Another article on depression with ALS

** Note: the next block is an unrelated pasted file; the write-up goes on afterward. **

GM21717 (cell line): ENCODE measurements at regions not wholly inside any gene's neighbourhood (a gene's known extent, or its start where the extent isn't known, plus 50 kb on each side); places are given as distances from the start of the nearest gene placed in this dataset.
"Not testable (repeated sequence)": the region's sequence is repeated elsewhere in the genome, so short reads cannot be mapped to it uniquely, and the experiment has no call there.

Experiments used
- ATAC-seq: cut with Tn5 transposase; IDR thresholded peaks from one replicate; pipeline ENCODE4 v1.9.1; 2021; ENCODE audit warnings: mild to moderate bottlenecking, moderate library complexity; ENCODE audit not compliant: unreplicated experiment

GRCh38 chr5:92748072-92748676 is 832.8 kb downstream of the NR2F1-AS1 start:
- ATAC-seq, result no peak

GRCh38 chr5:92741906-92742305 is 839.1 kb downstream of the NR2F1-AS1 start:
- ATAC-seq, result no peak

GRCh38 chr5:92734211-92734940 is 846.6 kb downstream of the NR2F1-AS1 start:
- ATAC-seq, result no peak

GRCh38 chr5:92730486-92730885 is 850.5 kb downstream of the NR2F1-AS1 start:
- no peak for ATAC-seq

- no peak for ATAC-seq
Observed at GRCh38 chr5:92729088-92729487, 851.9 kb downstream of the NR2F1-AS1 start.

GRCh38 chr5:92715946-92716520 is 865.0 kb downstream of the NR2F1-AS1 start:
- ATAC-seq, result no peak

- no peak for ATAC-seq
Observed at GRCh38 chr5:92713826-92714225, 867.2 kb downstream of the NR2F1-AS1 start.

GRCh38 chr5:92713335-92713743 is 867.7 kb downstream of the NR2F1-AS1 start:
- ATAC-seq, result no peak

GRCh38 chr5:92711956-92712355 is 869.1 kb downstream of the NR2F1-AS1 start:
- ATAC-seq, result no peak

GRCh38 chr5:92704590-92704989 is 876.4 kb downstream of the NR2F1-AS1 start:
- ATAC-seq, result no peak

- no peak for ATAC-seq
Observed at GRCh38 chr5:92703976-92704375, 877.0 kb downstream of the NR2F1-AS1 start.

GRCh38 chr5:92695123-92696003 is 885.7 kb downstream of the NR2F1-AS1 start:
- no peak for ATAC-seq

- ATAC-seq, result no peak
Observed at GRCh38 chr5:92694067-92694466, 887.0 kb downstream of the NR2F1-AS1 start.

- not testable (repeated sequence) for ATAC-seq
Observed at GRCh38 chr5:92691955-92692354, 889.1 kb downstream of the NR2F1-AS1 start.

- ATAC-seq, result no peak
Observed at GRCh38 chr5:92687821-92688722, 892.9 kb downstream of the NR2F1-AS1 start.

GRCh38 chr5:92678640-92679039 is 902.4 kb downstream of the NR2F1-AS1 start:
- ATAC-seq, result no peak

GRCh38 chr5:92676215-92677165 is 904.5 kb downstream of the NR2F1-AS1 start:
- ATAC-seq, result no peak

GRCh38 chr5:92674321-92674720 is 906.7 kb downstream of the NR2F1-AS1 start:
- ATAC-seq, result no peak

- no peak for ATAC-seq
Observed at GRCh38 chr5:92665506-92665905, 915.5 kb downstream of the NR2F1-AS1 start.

Kubler A, Winter S, Ludolph AC, Hautzinger M and Birbaumer N (2005). Severity of depressive symptoms and quality of life in patients with amyotrophic lateral sclerosis. Neurorehabil Neural Repair 19: 182-93. OBJECTIVES: The authors aimed at investigating the occurrence of depression and the level of quality of life in patients with amyotrophic lateral sclerosis (ALS), an incurable neurodegenerative disease leading to progressive motor paralysis. They further wished to elucidate correlates of depression and quality of life, such as physical impairment, time since diagnosis, age, sex, and education. Additionally, the authors attempted to confirm previous studies that had shown quality of life to be underestimated by partners or caregivers. METHODS: To assess severity of depressive symptoms, the authors used Beck's Depression Inventory (BDI) and the ALS-Depression Inventory. To assess the patients' quality of life, they used the Scales to Assess Quality of Life. The same questionnaire was presented to partners or caregivers to estimate the patients' quality of life. RESULTS: Severity of depressive symptoms was everything from not depressed to clinically relevant depressed. On average, quality of life was rated as satisfactory. Severity of depressive symptoms and quality of life showed a moderate positive relation to physical impairment and a weak negative relation to time since diagnosis. Partners or caregivers rated patients' quality of life significantly lower than did the patients. CONCLUSIONS: Although depression occurs among ALS patients, it is not inevitable. Patients can remain free of depression and maintain a good quality of life. Depression should be treated, and patients have to be provided with unbiased information, including their medical and palliative care options. Institute of Medical Psychology and Behavioural Neurobiology, University of Tubingen, Tubingen, Germany.